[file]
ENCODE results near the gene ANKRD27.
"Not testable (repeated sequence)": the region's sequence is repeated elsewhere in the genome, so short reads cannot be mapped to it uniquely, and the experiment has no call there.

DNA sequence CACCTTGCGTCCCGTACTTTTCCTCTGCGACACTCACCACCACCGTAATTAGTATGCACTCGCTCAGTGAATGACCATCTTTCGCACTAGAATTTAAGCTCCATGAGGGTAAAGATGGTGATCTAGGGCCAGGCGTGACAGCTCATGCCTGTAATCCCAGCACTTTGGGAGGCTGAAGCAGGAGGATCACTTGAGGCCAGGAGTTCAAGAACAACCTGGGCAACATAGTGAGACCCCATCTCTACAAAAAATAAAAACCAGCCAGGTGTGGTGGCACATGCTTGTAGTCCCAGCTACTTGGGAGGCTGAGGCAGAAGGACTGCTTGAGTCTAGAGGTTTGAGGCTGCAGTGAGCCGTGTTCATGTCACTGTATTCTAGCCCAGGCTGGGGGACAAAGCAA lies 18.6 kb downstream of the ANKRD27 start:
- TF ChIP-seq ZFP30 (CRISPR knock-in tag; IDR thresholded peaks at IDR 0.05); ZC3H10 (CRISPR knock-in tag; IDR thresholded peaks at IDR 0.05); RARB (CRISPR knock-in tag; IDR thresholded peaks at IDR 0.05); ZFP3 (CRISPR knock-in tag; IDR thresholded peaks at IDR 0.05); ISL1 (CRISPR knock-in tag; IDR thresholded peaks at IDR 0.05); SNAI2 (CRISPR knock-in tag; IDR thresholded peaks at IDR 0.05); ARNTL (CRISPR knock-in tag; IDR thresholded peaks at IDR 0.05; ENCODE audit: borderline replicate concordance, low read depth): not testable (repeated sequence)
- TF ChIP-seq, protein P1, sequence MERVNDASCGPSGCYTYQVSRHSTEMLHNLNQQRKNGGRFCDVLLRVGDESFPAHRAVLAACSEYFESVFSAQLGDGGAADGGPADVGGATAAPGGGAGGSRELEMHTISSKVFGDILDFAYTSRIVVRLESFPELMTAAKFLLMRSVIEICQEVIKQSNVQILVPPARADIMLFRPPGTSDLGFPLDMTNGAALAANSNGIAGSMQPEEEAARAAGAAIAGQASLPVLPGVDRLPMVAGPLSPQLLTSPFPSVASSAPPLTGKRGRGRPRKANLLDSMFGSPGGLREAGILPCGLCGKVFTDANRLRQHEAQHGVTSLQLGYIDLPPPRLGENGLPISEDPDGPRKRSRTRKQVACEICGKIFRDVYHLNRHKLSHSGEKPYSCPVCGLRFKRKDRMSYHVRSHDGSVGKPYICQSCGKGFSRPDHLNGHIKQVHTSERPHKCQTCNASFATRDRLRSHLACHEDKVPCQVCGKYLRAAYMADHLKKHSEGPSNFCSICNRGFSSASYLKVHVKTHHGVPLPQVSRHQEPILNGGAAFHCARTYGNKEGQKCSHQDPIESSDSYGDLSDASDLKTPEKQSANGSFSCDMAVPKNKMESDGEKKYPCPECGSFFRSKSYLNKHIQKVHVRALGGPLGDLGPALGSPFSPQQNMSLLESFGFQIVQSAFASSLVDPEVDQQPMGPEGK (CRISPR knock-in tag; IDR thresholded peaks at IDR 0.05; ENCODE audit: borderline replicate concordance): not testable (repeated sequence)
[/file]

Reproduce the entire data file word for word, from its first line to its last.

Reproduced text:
ENCODE results near the gene ANKRD27.
"Not testable (repeated sequence)": the region's sequence is repeated elsewhere in the genome, so short reads cannot be mapped to it uniquely, and the experiment has no call there.

DNA sequence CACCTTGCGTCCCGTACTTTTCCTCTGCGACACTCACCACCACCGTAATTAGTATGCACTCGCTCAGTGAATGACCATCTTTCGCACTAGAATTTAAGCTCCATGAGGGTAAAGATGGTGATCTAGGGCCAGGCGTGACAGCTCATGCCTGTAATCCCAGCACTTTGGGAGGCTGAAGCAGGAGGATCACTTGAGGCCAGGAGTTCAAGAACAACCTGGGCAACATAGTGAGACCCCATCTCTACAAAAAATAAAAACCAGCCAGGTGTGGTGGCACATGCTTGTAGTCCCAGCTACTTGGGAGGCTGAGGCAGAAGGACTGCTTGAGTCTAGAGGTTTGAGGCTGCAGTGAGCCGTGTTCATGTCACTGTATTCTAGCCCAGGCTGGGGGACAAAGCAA lies 18.6 kb downstream of the ANKRD27 start:
- TF ChIP-seq ZFP30 (CRISPR knock-in tag; IDR thresholded peaks at IDR 0.05); ZC3H10 (CRISPR knock-in tag; IDR thresholded peaks at IDR 0.05); RARB (CRISPR knock-in tag; IDR thresholded peaks at IDR 0.05); ZFP3 (CRISPR knock-in tag; IDR thresholded peaks at IDR 0.05); ISL1 (CRISPR knock-in tag; IDR thresholded peaks at IDR 0.05); SNAI2 (CRISPR knock-in tag; IDR thresholded peaks at IDR 0.05); ARNTL (CRISPR knock-in tag; IDR thresholded peaks at IDR 0.05; ENCODE audit: borderline replicate concordance, low read depth): not testable (repeated sequence)
- TF ChIP-seq, protein P1, sequence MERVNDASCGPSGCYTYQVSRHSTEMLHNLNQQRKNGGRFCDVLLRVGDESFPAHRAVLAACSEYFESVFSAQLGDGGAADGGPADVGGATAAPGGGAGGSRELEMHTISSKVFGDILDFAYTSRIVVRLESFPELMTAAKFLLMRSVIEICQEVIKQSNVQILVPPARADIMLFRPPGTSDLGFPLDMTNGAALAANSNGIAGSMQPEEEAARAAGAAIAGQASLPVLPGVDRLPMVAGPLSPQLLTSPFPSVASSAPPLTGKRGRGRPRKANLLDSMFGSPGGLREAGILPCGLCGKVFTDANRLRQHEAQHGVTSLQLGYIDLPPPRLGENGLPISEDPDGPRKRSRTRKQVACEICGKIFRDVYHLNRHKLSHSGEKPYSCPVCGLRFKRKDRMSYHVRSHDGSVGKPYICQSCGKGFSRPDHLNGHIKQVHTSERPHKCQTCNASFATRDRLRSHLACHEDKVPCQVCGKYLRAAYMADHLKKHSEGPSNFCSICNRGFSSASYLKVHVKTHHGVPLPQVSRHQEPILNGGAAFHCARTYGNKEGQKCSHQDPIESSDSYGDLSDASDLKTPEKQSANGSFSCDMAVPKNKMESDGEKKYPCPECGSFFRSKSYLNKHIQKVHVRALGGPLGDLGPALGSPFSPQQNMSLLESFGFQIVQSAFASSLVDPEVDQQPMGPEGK (CRISPR knock-in tag; IDR thresholded peaks at IDR 0.05; ENCODE audit: borderline replicate concordance): not testable (repeated sequence)